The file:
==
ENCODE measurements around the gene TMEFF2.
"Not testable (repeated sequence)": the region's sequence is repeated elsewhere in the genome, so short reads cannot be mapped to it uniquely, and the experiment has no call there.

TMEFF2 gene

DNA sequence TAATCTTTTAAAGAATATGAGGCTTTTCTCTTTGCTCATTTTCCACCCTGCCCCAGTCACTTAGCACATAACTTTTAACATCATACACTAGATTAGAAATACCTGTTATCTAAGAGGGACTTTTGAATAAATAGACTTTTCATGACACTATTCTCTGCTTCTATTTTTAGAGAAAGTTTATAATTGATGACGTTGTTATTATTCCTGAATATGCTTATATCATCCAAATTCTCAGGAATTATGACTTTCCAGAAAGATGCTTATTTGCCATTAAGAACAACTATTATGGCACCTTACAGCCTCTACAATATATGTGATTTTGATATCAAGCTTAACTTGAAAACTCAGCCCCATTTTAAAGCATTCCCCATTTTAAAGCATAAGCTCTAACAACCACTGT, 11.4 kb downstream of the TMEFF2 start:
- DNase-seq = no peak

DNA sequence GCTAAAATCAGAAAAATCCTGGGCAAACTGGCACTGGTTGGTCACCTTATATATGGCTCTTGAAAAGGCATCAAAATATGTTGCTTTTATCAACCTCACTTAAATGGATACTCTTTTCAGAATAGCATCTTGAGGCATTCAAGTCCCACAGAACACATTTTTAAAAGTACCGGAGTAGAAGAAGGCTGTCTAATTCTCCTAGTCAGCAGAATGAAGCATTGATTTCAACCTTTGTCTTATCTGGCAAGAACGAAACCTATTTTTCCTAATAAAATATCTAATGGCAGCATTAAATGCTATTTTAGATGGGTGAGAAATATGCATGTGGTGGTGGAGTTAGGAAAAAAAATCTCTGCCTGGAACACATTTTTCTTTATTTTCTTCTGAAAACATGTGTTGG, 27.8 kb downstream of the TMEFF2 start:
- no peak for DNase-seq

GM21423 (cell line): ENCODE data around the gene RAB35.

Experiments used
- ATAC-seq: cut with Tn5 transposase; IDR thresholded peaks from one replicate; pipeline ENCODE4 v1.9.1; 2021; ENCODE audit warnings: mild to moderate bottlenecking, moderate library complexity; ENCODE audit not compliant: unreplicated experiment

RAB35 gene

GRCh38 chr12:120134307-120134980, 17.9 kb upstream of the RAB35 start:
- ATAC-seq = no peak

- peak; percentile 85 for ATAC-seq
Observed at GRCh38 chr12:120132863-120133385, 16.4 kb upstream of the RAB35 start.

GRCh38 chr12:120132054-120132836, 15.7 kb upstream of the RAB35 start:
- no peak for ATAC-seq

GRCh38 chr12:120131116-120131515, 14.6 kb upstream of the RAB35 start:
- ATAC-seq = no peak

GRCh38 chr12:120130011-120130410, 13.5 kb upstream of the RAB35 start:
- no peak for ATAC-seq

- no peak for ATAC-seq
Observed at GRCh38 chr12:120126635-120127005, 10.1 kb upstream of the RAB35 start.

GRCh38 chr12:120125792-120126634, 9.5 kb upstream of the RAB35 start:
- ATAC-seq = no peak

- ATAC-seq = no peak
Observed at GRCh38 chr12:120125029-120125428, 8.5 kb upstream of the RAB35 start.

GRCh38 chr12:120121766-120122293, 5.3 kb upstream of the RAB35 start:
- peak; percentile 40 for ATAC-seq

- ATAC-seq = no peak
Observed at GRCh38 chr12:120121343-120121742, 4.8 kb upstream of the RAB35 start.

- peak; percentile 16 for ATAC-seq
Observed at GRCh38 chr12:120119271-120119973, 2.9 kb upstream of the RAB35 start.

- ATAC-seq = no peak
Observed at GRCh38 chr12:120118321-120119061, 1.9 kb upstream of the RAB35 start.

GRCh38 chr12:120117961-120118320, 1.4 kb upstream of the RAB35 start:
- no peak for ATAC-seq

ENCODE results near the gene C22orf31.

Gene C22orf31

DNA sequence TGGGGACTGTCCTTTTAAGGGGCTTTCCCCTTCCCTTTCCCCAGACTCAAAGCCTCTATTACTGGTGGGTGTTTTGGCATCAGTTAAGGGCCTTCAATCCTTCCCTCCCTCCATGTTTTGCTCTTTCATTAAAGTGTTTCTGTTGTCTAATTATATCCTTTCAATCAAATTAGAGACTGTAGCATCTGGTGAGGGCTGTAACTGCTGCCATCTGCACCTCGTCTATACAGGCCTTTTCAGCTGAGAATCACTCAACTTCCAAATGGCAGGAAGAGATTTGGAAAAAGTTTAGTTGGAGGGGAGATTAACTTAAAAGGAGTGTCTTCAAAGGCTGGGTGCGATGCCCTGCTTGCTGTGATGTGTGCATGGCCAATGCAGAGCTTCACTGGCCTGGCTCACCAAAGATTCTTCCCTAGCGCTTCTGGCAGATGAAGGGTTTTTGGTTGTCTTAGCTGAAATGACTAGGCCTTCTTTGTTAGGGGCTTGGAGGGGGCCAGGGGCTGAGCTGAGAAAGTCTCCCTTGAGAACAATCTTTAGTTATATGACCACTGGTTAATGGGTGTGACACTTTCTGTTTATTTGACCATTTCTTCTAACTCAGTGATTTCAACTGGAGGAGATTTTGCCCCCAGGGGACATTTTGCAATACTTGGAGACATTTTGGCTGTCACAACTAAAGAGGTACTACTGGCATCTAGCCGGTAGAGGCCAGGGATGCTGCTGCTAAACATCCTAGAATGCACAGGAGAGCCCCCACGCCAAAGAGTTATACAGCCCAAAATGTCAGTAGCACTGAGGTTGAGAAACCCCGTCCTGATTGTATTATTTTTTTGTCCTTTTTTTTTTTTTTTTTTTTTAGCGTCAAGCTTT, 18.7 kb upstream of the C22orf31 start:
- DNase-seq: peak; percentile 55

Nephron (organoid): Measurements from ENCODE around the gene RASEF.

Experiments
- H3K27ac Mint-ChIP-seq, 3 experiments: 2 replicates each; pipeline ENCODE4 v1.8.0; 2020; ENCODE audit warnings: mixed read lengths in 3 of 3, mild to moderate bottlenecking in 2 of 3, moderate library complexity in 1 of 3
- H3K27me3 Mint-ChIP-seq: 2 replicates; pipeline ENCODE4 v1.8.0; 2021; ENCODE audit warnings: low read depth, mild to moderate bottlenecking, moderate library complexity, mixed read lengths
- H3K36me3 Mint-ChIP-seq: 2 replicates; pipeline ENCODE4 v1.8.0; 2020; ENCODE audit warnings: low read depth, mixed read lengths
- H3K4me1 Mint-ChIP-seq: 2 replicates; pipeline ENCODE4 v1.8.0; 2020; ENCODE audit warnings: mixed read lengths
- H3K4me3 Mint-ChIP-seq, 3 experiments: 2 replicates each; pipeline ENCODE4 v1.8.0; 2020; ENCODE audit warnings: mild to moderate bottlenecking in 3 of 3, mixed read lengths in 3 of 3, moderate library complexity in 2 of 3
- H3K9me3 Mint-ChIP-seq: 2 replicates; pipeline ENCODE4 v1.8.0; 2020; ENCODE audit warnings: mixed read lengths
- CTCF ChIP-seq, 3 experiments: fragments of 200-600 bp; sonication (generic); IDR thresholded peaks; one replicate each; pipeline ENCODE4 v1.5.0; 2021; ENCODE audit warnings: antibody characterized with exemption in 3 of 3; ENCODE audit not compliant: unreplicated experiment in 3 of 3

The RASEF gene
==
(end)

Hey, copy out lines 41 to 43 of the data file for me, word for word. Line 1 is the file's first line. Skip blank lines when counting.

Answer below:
- DNase-seq: peak; percentile 55

Nephron (organoid): Measurements from ENCODE around the gene RASEF.

Experiments